How Ray uses that iPod

Even before Ray wanted an iPod, he wanted to be able to listen to music or games.  CD players, radios, even GameBoys all have audio output jacks that fit standard headphones.  But, standard headphones or ear buds don’t work very well when you wear behind the ear hearing aids.  Headphones tend to cause feed back, or make everything muffled.  To use ear buds you have to remove your hearing aids altogether.

So, several years ago I went on the hunt for something that would work with hearing aids.  That’s when I began to understand the T-coil technology built into his hearing aids.  A T-coil or telecoil is an induction coil. An induction coil is simply a metal rod that is encircled by many turns of a copper wire. Placed in an alternating magnetic field, an alternating electrical current is “induced” in the copper wire. (Reciprocally, an electrical current in a wire creates a tiny magnetic field around it.) What happens is that the coil converts (changes) magnetic energy to electrical energy, in much the same way that a microphone converts sounds waves to electrical energy. Generally, the strength of the inductive pick-up is determined by the number of turns of the copper wire around the metal axis rod. Larger rods permit more turns and more powerful telephone coils. Newer “T” coils include an integrated amplifier, which makes it feasible to reduce the physical size of the “T” coil and still operate effectively.  It’s the T-coil switch on the hearing aid that makes the hearing aid wearing better able to understand sound over the telephone.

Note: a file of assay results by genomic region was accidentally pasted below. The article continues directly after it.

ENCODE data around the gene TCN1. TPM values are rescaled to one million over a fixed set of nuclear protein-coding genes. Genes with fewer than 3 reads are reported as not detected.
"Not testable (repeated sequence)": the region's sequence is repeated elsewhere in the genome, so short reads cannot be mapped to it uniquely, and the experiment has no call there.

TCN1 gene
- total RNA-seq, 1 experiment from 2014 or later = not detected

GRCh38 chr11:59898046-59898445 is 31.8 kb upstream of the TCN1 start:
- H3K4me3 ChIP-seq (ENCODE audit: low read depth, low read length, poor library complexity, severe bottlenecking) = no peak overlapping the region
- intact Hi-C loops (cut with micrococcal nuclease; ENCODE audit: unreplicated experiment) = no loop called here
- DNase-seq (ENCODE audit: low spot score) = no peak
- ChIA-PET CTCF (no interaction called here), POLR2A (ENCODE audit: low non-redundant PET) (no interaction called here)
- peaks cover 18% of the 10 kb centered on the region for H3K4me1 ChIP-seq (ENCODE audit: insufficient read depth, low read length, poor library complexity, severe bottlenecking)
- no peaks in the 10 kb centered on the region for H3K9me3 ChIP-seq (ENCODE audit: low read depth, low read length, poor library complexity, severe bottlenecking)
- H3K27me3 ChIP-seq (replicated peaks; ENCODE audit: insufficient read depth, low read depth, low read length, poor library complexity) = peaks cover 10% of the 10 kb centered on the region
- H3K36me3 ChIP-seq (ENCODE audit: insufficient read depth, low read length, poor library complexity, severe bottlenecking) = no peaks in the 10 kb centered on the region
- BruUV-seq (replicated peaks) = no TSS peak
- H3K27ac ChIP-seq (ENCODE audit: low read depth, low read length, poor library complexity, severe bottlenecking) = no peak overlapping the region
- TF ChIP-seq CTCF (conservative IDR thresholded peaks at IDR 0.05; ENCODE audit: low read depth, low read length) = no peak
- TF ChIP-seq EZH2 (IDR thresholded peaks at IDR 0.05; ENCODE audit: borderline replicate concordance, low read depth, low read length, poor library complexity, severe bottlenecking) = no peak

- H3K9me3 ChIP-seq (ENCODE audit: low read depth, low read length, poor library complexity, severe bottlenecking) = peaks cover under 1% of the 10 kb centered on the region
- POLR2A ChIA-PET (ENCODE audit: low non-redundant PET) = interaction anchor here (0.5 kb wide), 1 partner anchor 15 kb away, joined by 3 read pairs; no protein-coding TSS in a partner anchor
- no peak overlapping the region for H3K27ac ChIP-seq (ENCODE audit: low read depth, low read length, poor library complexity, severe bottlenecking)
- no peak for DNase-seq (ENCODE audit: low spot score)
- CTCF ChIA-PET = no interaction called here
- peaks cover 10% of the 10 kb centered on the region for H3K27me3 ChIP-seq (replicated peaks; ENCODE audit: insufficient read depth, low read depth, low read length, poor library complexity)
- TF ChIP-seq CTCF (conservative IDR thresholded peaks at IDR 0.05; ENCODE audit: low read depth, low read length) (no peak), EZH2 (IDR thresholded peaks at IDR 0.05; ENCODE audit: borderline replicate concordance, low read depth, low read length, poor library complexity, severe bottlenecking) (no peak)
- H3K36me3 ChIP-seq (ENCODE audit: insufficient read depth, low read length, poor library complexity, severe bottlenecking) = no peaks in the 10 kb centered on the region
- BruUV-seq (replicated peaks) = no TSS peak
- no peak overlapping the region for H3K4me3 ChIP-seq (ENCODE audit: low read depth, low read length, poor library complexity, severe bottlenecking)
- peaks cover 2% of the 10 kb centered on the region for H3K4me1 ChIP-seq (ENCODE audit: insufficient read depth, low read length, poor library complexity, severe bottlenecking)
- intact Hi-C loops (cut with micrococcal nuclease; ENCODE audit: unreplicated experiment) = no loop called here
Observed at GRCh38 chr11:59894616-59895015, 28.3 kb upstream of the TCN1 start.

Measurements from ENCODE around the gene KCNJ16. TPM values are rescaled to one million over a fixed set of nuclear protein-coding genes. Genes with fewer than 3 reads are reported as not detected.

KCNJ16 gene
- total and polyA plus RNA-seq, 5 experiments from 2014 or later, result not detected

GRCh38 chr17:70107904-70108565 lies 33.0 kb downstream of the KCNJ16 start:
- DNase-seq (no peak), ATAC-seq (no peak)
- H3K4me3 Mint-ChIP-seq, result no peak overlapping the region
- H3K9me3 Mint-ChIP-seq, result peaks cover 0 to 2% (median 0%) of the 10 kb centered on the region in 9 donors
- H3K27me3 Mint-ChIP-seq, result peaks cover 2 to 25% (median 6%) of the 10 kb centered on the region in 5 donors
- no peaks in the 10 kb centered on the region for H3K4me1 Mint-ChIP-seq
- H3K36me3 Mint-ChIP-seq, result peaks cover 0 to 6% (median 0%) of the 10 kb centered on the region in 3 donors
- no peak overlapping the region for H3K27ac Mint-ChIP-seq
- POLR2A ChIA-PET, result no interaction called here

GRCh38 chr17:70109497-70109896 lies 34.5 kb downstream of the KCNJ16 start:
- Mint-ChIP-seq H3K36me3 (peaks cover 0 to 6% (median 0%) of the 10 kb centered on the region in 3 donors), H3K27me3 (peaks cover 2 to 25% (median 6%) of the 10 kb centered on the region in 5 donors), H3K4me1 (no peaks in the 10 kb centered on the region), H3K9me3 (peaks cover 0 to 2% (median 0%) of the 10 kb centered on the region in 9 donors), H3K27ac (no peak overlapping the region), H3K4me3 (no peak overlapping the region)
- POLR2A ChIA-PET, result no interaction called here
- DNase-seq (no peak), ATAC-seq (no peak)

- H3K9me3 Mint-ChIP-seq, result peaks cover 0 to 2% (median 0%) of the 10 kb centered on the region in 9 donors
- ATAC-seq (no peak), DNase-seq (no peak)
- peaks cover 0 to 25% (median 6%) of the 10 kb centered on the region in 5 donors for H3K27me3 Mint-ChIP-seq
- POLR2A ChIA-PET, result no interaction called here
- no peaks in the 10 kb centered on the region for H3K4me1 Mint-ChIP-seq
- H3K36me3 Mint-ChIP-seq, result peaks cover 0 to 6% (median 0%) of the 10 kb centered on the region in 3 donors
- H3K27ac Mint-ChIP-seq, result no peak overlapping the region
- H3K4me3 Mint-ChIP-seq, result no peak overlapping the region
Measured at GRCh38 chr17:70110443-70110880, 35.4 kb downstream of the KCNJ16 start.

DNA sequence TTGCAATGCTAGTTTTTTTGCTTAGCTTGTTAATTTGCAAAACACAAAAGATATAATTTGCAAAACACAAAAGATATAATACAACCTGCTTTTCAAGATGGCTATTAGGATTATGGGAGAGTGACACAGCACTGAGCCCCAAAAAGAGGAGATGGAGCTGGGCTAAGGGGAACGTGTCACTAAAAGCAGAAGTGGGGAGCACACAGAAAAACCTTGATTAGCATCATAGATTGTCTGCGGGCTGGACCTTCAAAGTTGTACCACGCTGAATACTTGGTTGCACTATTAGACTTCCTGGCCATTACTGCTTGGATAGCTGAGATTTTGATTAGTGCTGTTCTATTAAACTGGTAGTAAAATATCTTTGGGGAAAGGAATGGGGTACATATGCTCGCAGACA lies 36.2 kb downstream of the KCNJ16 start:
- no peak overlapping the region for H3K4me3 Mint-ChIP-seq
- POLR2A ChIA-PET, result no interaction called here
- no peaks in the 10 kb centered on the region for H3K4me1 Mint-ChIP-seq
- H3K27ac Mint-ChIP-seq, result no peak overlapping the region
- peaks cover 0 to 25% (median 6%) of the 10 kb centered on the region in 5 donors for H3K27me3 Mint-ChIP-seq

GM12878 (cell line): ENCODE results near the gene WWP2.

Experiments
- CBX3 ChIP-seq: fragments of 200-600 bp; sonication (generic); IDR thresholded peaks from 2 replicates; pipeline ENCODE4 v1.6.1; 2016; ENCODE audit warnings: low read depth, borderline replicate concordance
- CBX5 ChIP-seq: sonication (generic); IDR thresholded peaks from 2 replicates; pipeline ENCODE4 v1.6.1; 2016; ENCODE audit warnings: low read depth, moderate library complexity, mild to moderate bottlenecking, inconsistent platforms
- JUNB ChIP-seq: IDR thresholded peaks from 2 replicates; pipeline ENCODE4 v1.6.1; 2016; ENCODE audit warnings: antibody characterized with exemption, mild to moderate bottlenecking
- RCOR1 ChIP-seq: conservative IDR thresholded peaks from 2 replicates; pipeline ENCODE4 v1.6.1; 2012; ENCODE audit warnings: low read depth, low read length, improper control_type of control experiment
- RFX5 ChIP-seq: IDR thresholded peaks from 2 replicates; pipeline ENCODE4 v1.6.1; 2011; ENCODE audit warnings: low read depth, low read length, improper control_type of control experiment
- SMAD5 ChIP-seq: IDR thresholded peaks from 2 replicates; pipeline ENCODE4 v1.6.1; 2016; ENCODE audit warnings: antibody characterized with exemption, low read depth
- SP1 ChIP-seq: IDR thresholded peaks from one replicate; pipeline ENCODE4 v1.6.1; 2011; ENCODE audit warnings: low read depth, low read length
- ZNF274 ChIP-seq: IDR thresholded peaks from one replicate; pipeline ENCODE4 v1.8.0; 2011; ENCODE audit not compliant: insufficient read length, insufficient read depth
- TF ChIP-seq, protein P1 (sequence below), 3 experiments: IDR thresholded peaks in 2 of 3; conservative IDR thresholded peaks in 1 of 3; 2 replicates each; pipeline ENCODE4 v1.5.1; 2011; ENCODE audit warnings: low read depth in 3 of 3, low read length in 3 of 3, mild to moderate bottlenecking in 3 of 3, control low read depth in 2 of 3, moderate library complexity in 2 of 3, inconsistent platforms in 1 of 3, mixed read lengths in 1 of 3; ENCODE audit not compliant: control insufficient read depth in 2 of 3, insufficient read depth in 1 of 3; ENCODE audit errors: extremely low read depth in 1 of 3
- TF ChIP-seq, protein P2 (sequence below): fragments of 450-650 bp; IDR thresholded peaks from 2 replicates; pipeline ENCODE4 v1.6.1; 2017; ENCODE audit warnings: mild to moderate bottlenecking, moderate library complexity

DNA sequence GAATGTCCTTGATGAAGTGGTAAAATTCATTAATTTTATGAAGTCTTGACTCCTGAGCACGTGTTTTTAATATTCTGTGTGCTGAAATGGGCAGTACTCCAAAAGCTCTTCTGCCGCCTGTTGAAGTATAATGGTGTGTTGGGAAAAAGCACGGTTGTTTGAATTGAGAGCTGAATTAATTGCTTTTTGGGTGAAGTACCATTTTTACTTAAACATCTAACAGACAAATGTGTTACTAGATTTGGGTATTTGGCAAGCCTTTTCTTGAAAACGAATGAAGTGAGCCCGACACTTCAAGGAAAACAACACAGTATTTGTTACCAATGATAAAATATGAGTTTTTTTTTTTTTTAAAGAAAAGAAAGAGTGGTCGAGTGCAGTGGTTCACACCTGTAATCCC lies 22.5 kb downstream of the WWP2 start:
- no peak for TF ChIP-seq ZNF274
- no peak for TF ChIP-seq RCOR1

epicI first found out about how to use T-coil technology in place of headphones from a deaf/HOH adult on a message board.  He directed me to a website called The Hearing Loss Help Company, which is owned and operated by a deaf/HOH entrepreneur.  For Christmas I purchased for Ray, a set of Hatis Epics, a type of silhouette which sits between the hearing aid and the head and uses T-coil technology to transmit sound to the user. DSC_4500sm When I purchased them they were about $75, which I thought was high.  Now in checking the prices, they are even higher, at well over $100 for the stereo, binaural, set.  Luckily, Ray has been very careful with his and even after several years of use they are still working as “good as new”.  He really likes using them and they work with any of his electronic devices that can use headphones or ear buds, including that all important iPod.  I’ve recently seen some less expensive models, but we’ve not had an opportunity to try them out.  I’ve seen a review, by an individual who wears hearing aids, concerning the Music-LinkThis individual claimed that the Music-Link also worked quite well.  At $50 a pair, it would be worth trying them.  In searching, I also found another type of silhouette, the Dual Silhouette S-02 GT, which is $56, but I have not heard from anyone using this one.